So it was fate?

Yeah, I guess so.

So if there was any other position within the band that you would take up I suppose that it would be the guitar?

Yeah, I play a lot of guitar, I write songs. I wrote eight of the songs on The Living Infinite and I believe I wrote four on The Ride Majestic. So I’m still playing a lot of guitar, but I could never pull it off live. I’m just so much better at singing. But I like playing guitar, I like playing bass too, and I like playing drums as well…(Laughs)…so all of the instruments. I really suck at piano though. I can’t pull it off at all.

And if you could front one of your favourite bands, even for one night, which one would it be?

(Pauses in contemplation.) Hmm…I think…well I like GHOST; I think I would’ve been a great Papa.

So is that one of the newer bands that you are into right now?

Yeah, I do like them, I really like their songwriting and I think that they put on a hell of a show too. I love TRIBULATION as well; especially “The Children of the Night” album. There are not a lot of band that tickle my interest in the current Metal scene. But when I find one that I really like, I always try to promote them…because it rare nowadays.

And are there any other artistic mediums beyond music - such as literature, film or art - that influence the writing of the albums?

I’m not reading enough books; I really should. I know that this may sound kind of boring, but I guess that I do get influenced from daily life. After all, I’ve been in this band for 20 years, and you make a lot of sacrifices in your private life and relationships. You don’t get to have the same routines as “normal people”. (Laughs). So that will create some interesting scenarios, generating feelings and thoughts that probably wouldn’t have occurred if you lived a 9 to 5 sort of life. So I do get inspired from that. I do watch movies but I wouldn’t really say that I get that much inspiration from movies. It’s more of a personal thing. I channel all of my existential questions and thoughts through the music. That’s one way of dealing with that. Given that you’re not given answers to a lot of those questions, it’s better to channel them through music.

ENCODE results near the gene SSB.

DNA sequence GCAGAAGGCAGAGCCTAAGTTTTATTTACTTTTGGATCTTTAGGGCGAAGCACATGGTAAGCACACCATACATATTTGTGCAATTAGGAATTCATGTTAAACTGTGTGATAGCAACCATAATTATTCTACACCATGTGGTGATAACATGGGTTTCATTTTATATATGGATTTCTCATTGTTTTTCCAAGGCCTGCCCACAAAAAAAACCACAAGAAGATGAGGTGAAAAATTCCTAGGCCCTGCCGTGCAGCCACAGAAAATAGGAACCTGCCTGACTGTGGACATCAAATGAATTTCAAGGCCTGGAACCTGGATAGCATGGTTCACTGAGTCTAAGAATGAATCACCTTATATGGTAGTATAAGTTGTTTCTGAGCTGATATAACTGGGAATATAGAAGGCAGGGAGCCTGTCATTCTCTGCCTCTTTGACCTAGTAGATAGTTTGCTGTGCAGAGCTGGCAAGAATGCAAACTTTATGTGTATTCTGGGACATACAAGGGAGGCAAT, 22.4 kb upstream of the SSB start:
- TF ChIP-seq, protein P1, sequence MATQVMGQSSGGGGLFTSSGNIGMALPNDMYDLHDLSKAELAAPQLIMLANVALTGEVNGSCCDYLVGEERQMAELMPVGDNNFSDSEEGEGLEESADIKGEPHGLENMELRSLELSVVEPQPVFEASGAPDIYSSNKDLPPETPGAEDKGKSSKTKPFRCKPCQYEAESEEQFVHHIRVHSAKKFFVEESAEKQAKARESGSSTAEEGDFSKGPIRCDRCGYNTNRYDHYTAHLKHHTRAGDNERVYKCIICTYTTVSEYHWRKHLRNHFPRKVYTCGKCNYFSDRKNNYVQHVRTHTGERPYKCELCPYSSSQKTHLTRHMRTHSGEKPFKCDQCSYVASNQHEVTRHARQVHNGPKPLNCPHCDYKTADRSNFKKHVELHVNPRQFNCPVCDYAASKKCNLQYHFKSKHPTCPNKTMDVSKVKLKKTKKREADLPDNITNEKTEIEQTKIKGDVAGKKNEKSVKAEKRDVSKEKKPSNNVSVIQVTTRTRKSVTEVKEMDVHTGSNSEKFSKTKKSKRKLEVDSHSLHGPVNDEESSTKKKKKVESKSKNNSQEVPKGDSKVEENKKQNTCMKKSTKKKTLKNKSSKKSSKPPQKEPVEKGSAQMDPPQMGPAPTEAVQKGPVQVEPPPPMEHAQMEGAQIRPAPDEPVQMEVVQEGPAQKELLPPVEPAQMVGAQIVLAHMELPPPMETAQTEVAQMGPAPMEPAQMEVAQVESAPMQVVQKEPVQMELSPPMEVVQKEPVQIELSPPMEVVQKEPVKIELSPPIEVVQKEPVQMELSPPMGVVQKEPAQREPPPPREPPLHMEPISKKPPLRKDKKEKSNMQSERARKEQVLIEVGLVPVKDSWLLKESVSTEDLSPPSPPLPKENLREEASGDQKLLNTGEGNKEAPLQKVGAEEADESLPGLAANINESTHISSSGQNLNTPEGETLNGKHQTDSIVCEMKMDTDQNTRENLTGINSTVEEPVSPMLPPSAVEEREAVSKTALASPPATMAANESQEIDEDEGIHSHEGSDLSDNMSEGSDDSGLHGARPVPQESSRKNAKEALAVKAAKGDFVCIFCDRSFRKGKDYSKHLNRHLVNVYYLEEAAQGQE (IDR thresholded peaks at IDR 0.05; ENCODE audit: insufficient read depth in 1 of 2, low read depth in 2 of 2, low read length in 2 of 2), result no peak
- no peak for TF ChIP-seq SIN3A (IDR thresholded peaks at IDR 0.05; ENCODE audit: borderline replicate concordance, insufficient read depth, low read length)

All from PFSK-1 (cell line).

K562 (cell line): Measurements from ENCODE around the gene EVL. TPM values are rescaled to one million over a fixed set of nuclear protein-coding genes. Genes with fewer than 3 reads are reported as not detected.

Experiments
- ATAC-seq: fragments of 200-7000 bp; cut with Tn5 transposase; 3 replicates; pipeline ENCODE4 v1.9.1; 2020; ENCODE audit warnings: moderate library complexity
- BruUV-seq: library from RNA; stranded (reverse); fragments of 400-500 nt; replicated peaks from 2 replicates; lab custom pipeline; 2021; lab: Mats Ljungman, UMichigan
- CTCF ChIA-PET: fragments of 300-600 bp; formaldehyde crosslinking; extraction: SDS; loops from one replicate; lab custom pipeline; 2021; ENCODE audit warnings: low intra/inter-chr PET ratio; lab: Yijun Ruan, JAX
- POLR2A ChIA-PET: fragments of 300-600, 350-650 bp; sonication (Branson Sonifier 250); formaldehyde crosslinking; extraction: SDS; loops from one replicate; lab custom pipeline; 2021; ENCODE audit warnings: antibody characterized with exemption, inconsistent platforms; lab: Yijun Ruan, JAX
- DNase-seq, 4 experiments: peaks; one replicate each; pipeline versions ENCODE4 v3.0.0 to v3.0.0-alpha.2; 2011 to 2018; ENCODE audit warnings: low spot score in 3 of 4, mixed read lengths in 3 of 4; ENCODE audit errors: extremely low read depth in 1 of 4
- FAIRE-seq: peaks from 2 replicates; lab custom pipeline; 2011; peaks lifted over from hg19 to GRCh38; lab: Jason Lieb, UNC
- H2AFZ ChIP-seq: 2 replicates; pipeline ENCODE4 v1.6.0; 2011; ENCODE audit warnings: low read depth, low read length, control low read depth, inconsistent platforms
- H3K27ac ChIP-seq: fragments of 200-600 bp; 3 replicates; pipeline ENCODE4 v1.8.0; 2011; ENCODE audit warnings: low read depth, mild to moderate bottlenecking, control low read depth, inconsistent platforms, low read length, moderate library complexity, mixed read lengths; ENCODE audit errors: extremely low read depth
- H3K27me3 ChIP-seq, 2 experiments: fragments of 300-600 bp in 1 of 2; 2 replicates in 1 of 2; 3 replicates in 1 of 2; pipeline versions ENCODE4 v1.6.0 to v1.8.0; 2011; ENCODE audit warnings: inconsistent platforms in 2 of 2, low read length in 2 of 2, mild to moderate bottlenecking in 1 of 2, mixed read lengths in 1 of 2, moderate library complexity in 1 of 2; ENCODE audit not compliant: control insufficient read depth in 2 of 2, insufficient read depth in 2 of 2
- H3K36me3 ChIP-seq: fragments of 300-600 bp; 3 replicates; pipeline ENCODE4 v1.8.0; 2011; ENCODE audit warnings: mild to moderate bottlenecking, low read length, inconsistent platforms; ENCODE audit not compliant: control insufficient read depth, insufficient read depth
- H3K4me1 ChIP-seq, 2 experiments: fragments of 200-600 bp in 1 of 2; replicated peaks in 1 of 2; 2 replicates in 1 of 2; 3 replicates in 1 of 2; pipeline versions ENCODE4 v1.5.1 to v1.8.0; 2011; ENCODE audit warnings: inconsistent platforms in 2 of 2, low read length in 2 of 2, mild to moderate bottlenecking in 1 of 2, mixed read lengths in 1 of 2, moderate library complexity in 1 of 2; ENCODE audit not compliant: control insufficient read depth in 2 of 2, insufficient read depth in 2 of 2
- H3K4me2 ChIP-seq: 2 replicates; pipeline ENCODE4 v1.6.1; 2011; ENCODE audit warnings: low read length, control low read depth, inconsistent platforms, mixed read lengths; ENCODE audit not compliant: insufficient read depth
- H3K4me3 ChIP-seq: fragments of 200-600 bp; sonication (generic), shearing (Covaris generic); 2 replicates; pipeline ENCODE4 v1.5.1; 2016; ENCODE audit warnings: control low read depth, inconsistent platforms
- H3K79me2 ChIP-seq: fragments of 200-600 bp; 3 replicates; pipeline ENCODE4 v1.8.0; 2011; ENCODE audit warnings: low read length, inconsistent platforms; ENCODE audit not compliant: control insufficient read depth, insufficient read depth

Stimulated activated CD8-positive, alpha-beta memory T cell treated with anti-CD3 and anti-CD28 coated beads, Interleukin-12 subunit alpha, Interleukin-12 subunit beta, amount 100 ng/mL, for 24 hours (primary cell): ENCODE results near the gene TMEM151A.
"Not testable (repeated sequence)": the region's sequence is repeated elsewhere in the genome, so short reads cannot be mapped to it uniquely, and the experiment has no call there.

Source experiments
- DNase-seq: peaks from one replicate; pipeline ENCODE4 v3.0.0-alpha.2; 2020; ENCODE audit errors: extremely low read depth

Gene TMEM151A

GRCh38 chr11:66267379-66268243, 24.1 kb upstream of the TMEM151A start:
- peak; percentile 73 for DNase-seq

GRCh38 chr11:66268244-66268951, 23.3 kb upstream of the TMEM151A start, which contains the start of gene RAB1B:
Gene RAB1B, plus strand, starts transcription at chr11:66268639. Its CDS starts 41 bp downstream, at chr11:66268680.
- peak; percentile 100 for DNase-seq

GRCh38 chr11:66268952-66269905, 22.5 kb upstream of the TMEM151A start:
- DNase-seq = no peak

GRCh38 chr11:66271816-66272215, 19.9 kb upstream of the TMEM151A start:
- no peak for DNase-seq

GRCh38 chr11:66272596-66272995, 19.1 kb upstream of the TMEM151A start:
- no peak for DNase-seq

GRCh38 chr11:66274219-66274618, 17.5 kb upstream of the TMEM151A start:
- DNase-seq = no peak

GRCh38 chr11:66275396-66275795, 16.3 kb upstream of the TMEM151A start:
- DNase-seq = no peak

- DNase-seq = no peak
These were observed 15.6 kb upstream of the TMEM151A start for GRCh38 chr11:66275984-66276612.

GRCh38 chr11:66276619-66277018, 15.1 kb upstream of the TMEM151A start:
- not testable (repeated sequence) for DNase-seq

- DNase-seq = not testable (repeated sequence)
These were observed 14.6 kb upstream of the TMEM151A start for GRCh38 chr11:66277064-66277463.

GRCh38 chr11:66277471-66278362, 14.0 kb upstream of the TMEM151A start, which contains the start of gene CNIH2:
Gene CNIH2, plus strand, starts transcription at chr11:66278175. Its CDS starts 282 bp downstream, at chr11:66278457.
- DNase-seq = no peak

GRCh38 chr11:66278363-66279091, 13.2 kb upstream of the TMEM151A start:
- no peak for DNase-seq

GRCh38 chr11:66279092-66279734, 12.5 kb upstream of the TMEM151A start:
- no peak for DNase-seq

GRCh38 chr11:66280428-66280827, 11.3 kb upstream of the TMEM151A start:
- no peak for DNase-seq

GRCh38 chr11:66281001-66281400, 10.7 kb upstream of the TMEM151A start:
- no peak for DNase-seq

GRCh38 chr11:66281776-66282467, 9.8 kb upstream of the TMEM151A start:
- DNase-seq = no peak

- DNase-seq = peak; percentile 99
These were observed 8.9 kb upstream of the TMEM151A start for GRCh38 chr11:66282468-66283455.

You guys have been a band for over 20 years now. Do you have any advice to the younger bands out there regarding longevity?

We’ve been a very democratic band the whole time. We share everything equally and I believe in that. I think that’s how you keep a band together. And maybe for some bands it works better to have a dictator who will get you further, but then again you will never have the same kind of vibe in the band if you were to share everything equally and work towards the same goal. And it lies in everybody’s interest to take the band further. And I really believe in that. I’m not going to lie, sometimes some people in the band don’t write any songs and I write a lot of songs, but I still get paid the same, and that can be frustrating at times. (Laughs) Because I’m always the one who is expected to be available overtime, because I am the frontman. But I’m sharing everything equally, and I very much believe in that. And the most important thing to me is the friendship in a band and having a good vibe when you are away from home. I really enjoy that. Personal chemistry is so important. So I think it is paramount, from the get-go, to find a formula that work for you, so you won’t have to ask those questions later.

Is there anything you would like to add?

Did I mention the NIGHTFLIGHT ORCHESTRA?

No, I don’t think so.

Oh, well I have another band called the NIGHTFLIGHT ORCHESTRA together with David, who also plays guitar in SOILWORK; and it also features Sharlee D’angelo from ARCH ENEMY. It is basically late 70’s, early 80’s Classic Rock. We’ve recently been signed by Nuclear Blast and the new album is going to be out in the spring of next year. It’s completely different from SOILWORK, but I think people will enjoy it, so keep your eyes open.